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Damien Clement and Monna Arvinen-Barrow

rehabilitation as a guide, an instrument was developed. 1 , 6 , 7 Consistent with the research aims outlined above, the instrument was composed of the following: (1) a demographic information section; (2) an empty multidisciplinary team diagram 1 ; and (3) an example sociogram, 1 with a space provided for the

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Marion E. Hambrick

Sport industry groups including athletes, teams, and leagues use Twitter to share information about and promote their products. The purpose of this study was to explore how sporting event organizers and influential Twitter users spread information through the online social network. The study examined two bicycle race organizers using Twitter to promote their events. Using social network analysis, the study categorized Twitter messages posted by the race organizers, identified their Twitter followers and shared relationships within Twitter, and mapped the spread of information through these relationships. The results revealed that the race organizers used their Twitter home pages and informational and promotional messages to attract followers. Popular Twitter users followed the race organizers early, typically within the first 4 days of each homepage’s creation, and they helped spread information to their respective followers. Sporting event organizers can leverage Twitter and influential users to share information about and promote their events.

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Ashley M. Duguay, Todd M. Loughead, and James M. Cook

to take advantage of visually searching each team’s data for meaningful relational patterns using network diagrams (i.e., sociograms) or analyzing the quantitative data of each team. Searching the data in this way may help researchers further quantify the shared nature of athlete leadership by

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Heidi A. Wayment, Ann H. Huffman, Monica Lininger, and Patrick C. Doyle

socialized, turned to for advice, and with whom they could talk about team-related issues. After creating the sociogram, we calculated four SNA-derived centrality measures. Eigenvector centrality assesses the extent that high-degree players are connected to other high-degree players and is measure of

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Zoë A. Poucher, Katherine A. Tamminen, and Gretchen Kerr

provided to the Canadian Sport Institute of Ontario to maintain confidentiality. Athletes were also asked to forward the study information to other athletes who met the participation requirements. Data Collection At the start of the interview, participants were asked to draw a sociogram which was used to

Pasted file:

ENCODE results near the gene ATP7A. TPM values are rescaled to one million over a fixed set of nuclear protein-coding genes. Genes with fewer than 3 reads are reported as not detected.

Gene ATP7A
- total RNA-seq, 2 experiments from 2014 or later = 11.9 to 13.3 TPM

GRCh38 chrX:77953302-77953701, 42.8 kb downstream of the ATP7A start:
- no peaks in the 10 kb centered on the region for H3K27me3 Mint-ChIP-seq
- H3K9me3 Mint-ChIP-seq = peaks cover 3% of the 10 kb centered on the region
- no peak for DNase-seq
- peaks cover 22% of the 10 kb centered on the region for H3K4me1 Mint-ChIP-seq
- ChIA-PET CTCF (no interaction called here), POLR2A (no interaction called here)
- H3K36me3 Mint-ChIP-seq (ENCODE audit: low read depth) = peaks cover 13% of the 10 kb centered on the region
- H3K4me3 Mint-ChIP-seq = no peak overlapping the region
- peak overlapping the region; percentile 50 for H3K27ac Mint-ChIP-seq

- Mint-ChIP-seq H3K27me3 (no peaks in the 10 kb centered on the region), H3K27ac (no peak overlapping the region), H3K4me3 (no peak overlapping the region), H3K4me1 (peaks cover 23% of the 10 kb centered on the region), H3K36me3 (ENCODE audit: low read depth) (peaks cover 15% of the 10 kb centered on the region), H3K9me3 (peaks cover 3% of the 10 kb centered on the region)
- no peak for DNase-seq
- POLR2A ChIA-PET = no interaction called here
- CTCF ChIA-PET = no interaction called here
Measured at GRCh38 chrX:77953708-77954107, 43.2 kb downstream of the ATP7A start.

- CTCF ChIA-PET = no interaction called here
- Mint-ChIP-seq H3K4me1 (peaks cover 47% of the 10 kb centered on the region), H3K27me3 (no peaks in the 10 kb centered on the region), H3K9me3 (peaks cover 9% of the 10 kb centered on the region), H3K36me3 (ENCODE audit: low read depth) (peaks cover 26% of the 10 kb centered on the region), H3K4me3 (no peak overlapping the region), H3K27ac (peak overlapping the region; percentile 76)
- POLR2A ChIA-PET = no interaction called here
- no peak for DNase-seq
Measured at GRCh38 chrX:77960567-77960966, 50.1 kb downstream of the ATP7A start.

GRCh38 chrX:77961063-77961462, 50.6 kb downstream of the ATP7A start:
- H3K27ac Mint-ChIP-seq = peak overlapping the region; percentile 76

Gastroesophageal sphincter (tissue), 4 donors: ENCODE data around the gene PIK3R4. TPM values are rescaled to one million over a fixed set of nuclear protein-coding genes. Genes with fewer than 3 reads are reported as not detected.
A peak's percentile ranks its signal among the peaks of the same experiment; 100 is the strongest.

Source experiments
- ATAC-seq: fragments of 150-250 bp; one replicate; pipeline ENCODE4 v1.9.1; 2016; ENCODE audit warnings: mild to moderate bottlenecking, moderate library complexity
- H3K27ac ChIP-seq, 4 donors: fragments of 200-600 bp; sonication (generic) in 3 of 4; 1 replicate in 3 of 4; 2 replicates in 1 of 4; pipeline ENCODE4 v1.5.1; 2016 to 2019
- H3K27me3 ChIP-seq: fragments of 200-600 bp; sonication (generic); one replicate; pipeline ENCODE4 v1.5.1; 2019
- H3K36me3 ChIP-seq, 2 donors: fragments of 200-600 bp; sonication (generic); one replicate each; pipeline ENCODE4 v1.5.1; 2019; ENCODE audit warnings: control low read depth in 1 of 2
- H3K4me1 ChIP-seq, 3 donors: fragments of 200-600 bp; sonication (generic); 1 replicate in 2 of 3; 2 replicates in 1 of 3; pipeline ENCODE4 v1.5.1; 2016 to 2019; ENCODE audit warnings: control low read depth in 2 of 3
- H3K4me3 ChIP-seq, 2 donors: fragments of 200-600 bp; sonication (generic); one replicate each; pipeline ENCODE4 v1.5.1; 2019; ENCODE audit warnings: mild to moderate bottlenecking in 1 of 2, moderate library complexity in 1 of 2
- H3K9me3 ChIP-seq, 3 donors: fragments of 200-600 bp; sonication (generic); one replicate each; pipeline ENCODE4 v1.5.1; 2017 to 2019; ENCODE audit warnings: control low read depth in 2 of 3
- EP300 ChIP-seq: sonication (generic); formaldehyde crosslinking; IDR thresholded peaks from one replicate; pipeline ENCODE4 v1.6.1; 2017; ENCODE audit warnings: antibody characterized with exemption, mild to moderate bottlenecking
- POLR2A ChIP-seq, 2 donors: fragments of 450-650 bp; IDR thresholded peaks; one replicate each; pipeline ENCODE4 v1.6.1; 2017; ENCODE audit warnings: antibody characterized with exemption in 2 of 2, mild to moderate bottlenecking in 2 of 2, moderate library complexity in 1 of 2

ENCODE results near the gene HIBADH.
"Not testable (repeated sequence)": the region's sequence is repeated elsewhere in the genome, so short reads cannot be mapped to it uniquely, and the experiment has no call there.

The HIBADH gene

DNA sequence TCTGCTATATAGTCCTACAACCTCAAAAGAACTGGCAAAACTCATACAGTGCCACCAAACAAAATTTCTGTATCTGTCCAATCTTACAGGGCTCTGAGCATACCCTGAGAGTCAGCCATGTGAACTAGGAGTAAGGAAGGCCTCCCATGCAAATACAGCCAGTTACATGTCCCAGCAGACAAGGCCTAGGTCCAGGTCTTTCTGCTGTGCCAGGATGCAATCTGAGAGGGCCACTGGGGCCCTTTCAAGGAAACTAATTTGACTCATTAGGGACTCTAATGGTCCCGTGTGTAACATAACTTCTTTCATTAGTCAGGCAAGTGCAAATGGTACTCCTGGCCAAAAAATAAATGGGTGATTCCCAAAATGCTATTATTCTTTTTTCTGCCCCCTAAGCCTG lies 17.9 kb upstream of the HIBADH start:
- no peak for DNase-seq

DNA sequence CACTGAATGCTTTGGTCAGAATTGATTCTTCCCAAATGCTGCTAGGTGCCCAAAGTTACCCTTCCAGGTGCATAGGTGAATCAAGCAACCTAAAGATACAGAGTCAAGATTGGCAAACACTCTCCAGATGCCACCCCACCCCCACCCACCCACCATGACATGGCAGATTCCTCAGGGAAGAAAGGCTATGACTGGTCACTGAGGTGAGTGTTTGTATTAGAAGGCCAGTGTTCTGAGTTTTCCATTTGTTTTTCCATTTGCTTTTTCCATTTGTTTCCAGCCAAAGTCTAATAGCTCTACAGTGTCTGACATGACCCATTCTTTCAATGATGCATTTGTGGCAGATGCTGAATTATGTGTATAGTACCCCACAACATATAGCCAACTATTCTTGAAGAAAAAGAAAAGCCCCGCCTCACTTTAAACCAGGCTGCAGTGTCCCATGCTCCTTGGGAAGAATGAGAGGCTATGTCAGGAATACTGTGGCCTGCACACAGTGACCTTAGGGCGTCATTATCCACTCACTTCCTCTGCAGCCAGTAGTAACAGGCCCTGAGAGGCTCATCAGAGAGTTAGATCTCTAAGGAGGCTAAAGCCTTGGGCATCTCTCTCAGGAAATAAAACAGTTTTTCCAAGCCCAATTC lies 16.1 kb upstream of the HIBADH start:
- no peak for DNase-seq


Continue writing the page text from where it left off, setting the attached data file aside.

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Milena M. Parent, Michael L. Naraine, and Russell Hoye

yield meaningful insights beyond conventional SNA measures. Finally, a network sociogram of the multiplex was produced to visually depict the relationships between the NSOs and stakeholders. Results and Discussion The NSOs examined had all been undergoing significant changes to their governance at the

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Matthew Katz, Nefertiti A. Walker, and Lauren C. Hindman

visualized using UCINET ( Borgatti, Everett, & Freeman, 2002 ) and NetDraw ( Borgatti, 2002 ). Alongside a visual examination of the resulting sociograms, we also calculated several metrics to empirically characterize the various networks in terms of examining each network in its entirety and assigning

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Zack J. Damon, Sarah Leberman, Janelle E. Wells, Laura Burton, Lesley Ferkins, Jim Weese, and Jon Welty Peachey

–leader development, servant leadership, and sociograms in sport leadership 5 Ferkins New Zealand Editorial boards, governing boards, CEO/ED, HE administration, and past president SMAANZ Leadership in governance, board collective leadership, and social construction of leadership 21 Leberman New Zealand Editorial

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Matthew Katz, Thomas A. Baker III, and Hui Du

—Network sociograms. (a) Consumption network. (b) Outside socializing network. In examining the cohesion statistics (Table  4 ), our visualized observations were supported. The consumption network was far more cohesive than the outside socializing network based on average degree, density, connectedness